Essay: Read at Joanne's Memorial Get-together

I would like to welcome Joanne's many friends who are out there. We have just heard the strains of Bach 's Sixth Brandenburg Concerto, a work which was used in our wedding some 51 years ago.

It is a pleasure to introduce Rosemary Detrich, whom Joanne counted among her best friends and Penny Linch, wife of my late cousin Albert who tragically succumbed to leukemia on January 1st of this year.

Fifty-one Years
I am thinking back to 51 years ago when I first met Joanne. It was 1962 at Purdue University in Lafayette, Indiana during graduate school. She was vivacious, good looking, and smart. And, she seemed to like me as well. Her friends and room mates were warning her to beware of a relationship with me saying "its probably no more than a summer romance". How wrong they were!

Things moved quickly, and before you knew it, I was meeting her parents, and we were calling mine on the phone. Soon, after only a few short months, a September wedding took shape, with all the excitement and planning that implied.

But lo! What should pop up? An elopement to "Sin City" Illinois. We made the decision to go ahead and get married before moving into our recently-rented one-room apartment. So, taking off on Friday afternoon, we headed for Danville, Illinois, the famous "Sin City" with our Illinois license, where we soon linked up with the local coroner who provided us with a short, but sweet, ceremony. We then headed back across the Indiana border to occupy our new one-room apartment in Lafayette.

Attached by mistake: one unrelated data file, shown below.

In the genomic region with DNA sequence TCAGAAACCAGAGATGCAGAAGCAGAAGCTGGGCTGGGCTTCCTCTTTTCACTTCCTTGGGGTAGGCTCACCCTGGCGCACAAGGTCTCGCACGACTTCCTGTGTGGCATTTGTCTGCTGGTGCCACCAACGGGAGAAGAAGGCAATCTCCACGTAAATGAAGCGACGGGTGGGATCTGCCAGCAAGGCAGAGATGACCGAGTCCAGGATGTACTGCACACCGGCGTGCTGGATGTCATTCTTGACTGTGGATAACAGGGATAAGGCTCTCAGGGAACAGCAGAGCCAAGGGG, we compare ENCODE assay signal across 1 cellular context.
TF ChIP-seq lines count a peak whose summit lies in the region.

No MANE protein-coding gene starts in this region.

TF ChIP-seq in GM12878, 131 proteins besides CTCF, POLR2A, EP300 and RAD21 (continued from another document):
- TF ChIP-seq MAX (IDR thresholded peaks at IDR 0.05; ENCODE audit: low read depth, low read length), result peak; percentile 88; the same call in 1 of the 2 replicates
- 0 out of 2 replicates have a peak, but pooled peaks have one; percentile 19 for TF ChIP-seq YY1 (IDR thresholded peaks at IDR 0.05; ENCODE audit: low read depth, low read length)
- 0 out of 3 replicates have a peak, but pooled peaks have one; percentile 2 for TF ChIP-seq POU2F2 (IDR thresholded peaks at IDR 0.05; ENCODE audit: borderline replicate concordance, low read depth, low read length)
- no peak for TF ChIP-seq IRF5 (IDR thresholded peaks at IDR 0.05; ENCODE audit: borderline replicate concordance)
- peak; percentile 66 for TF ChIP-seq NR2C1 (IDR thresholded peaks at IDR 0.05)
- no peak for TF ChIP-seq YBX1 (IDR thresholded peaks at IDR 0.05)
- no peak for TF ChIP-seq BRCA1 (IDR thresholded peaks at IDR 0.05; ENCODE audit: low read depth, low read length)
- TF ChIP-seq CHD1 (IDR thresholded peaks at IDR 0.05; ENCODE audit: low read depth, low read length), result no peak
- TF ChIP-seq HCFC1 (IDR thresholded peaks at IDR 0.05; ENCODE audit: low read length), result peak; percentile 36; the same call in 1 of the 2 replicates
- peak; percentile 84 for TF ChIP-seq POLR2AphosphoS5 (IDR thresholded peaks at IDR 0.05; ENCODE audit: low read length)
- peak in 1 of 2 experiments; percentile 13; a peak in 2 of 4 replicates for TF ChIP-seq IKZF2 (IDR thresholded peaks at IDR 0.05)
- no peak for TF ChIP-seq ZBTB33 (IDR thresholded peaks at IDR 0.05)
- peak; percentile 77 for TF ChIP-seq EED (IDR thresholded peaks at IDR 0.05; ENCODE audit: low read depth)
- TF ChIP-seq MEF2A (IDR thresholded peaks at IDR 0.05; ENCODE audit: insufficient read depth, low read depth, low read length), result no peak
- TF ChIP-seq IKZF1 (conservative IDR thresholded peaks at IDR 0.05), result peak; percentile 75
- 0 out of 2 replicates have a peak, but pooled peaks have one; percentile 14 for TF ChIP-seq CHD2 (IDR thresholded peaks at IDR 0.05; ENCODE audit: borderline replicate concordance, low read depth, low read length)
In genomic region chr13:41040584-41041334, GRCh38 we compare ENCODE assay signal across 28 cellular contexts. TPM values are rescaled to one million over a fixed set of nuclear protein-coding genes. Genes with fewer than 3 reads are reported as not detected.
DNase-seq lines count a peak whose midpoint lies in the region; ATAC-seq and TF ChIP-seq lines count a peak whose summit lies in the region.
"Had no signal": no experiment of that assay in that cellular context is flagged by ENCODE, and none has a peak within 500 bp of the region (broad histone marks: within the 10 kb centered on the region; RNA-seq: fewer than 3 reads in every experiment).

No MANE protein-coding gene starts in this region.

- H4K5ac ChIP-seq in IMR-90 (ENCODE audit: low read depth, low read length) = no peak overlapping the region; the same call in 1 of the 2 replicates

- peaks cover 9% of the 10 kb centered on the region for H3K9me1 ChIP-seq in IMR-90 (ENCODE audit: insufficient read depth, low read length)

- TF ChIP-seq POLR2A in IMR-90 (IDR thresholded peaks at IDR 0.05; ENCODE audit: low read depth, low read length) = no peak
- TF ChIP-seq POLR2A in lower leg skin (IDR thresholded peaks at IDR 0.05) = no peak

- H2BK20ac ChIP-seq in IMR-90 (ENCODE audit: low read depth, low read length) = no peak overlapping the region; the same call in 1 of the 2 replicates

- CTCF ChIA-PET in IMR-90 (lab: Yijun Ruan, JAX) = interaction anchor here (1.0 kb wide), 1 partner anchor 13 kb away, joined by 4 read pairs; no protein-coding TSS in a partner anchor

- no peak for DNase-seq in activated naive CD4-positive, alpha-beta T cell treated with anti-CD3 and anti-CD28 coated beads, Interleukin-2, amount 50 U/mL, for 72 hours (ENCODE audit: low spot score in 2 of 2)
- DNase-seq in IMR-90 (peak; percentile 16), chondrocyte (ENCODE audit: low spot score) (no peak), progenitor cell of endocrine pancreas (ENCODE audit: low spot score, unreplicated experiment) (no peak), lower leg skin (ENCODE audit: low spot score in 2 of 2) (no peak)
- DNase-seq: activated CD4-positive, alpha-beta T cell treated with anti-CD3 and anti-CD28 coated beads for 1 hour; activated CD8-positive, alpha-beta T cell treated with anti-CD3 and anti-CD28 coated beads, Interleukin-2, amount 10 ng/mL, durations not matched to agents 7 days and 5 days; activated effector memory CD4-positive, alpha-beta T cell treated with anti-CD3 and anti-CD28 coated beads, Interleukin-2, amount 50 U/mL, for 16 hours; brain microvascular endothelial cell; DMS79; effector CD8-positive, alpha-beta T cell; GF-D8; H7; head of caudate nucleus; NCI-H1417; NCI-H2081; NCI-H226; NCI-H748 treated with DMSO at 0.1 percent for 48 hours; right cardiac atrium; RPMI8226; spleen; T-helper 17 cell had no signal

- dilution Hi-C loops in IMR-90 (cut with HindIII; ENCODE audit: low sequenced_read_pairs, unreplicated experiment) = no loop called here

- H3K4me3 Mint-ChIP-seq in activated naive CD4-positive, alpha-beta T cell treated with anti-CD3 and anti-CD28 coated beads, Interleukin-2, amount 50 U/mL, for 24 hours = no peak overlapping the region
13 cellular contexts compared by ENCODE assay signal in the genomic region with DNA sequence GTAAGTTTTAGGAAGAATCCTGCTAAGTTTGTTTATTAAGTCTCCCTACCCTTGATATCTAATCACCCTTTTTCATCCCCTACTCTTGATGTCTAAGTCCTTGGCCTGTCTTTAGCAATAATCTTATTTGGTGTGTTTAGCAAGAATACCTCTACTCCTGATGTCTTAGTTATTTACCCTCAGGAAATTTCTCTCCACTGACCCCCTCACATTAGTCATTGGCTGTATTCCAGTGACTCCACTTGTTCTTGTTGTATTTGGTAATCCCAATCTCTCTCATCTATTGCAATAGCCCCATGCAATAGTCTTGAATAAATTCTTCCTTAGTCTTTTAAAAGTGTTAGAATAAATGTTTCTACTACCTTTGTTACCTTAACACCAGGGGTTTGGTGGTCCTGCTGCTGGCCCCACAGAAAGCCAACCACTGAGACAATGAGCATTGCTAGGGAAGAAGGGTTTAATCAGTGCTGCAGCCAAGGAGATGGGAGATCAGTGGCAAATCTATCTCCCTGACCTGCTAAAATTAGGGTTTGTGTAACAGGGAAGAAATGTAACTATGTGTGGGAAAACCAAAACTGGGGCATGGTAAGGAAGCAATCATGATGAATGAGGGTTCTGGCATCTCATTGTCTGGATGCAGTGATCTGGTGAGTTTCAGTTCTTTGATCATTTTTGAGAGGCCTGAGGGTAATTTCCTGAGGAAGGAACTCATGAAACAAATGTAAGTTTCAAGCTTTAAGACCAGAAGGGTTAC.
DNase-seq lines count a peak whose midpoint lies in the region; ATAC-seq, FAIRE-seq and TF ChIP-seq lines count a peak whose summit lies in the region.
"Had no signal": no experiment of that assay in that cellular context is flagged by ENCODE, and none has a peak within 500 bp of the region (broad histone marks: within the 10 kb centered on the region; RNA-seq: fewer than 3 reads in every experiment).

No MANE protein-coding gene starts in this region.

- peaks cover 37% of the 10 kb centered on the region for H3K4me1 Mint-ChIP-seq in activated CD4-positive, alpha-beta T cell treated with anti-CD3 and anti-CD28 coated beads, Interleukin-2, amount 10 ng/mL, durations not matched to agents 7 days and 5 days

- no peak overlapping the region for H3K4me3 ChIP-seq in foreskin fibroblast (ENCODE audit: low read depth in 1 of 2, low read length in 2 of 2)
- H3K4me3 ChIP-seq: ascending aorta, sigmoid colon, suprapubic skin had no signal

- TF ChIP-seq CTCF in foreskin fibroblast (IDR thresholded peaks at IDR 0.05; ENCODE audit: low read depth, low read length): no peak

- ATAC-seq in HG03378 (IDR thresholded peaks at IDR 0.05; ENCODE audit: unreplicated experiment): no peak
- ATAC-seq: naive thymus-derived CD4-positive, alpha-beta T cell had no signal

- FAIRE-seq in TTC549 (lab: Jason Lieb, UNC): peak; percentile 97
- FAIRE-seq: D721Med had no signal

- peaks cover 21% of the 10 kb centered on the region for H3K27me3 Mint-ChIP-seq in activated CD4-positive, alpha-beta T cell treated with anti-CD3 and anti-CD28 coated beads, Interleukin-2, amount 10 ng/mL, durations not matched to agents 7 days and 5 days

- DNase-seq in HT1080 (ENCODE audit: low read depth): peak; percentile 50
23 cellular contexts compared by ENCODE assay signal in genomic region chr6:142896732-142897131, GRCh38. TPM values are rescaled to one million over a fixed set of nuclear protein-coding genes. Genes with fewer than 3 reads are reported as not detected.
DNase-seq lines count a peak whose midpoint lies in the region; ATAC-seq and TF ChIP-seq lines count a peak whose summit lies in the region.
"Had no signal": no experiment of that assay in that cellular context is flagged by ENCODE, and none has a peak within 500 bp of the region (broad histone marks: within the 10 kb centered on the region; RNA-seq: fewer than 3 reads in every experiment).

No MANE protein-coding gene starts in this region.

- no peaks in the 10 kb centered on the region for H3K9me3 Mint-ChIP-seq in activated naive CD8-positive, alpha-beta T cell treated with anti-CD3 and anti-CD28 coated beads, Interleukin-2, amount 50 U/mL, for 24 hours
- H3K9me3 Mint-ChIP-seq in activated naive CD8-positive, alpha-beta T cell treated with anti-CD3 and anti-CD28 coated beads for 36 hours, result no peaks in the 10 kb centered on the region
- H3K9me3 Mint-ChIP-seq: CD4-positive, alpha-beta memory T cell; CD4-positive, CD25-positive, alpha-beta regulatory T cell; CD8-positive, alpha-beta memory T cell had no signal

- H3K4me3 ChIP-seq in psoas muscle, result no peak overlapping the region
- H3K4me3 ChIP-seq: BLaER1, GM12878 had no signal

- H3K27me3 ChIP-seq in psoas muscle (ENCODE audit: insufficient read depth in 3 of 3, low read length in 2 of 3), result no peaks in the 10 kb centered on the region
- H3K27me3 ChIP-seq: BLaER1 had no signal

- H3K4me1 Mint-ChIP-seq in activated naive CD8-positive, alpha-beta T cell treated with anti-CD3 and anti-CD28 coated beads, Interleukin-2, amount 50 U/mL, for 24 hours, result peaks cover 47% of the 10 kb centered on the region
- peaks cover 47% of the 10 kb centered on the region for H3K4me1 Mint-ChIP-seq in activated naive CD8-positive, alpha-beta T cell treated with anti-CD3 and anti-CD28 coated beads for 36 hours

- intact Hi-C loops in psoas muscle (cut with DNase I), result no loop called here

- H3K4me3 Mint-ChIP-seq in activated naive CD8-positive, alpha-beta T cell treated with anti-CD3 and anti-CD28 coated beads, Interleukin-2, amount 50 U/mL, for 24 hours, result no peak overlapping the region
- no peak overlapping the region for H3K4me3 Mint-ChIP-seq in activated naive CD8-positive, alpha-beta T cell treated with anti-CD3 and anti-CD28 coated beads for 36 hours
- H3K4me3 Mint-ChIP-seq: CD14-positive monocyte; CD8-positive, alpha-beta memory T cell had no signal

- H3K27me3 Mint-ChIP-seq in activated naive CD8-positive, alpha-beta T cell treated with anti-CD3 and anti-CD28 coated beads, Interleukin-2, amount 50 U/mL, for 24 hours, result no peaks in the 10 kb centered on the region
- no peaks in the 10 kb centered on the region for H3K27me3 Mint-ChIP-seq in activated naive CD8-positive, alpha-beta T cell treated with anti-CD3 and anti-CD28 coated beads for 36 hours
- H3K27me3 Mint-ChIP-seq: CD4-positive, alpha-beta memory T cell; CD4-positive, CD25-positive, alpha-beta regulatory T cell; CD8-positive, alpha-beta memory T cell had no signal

It was suddenly very exciting to be married and planning another marriage. How many people can say they've done that? The second wedding, a church affair, was almost an anticlimax, except of course for all the family who arrived for the ceremony. The music consisted of the Sixth Bach Brandenburg Concerto, provided by cousin Albert who controlled the 33 rpm recording -- using the record I still own. In addition to family, several Purdue professors attended.

Fast forward now to 1965 when it was time to leave Purdue for New York City. A two-day drive took us there, with everything we owned in the car plus a small trailer. After visiting good friend violist John Graham and his new wife Cinda we began looking for a place to live. Almost immediately, we zeroed in on the exciting lower east side of Manhattan where we rented a second floor, 5-room, rent-controlled apartment on Delancey Street for $81 dollars a month. There were many really nice neighbors nearby. Old Teddy, the "Super" who could fix anything, Richard Ballantine and Bill Marsano across the hall, Mae Cox, and Estella Johnson as well.